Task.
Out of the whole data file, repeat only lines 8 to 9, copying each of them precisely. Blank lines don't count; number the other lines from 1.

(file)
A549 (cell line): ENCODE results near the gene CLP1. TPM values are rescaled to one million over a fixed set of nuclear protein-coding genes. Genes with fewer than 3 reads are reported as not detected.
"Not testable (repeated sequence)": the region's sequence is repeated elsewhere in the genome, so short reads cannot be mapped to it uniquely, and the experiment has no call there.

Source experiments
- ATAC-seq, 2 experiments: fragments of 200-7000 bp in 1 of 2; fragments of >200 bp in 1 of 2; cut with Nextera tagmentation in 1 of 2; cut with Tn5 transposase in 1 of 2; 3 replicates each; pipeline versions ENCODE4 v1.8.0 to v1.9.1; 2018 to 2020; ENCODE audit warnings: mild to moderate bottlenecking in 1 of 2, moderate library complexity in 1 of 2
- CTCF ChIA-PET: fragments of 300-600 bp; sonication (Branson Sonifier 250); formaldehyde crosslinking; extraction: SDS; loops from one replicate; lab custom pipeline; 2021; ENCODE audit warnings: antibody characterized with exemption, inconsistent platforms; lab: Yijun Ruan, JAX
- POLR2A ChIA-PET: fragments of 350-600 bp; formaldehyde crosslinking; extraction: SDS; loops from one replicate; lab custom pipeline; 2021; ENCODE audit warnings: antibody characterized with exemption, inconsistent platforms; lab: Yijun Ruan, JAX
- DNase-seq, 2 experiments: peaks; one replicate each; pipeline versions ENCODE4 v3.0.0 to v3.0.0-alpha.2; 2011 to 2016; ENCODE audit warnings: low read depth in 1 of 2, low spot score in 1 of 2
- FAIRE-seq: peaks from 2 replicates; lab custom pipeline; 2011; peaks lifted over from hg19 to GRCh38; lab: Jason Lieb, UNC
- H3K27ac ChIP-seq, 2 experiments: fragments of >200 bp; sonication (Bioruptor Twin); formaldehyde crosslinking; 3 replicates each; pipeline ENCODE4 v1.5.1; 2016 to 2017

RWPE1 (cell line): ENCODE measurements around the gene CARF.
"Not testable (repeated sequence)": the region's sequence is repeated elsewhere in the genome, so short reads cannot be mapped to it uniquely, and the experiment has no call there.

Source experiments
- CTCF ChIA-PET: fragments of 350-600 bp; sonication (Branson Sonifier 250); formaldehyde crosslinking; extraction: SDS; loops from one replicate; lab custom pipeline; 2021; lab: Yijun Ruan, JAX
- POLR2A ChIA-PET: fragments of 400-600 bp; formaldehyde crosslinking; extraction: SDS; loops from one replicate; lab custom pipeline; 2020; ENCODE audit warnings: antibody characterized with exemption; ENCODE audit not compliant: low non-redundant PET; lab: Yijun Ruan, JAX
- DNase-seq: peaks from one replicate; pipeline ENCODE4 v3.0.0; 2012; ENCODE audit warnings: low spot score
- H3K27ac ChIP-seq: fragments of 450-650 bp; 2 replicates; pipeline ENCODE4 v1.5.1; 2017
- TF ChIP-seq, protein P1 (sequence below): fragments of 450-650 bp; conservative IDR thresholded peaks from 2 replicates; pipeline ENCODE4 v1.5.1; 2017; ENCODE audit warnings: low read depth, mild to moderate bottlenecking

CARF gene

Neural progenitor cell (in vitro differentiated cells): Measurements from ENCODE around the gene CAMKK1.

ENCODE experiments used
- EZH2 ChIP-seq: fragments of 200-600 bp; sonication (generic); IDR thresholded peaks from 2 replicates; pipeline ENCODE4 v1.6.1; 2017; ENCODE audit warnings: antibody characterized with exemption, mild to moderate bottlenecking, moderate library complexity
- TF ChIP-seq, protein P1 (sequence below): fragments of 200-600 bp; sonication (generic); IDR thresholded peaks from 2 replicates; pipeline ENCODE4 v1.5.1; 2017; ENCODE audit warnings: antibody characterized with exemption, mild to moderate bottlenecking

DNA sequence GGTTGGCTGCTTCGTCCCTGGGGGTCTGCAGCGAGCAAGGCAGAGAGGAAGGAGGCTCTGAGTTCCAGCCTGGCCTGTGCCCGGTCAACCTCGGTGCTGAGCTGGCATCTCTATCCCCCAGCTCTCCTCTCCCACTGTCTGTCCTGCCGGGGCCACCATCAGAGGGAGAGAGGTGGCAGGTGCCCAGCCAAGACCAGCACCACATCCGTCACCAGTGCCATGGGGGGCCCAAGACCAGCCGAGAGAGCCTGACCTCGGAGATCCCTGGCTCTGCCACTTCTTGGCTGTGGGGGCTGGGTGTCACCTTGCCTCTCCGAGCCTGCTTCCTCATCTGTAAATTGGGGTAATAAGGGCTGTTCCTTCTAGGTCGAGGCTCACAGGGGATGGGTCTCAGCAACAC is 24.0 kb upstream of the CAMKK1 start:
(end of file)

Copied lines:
- FAIRE-seq: peaks from 2 replicates; lab custom pipeline; 2011; peaks lifted over from hg19 to GRCh38; lab: Jason Lieb, UNC
- H3K27ac ChIP-seq, 2 experiments: fragments of >200 bp; sonication (Bioruptor Twin); formaldehyde crosslinking; 3 replicates each; pipeline ENCODE4 v1.5.1; 2016 to 2017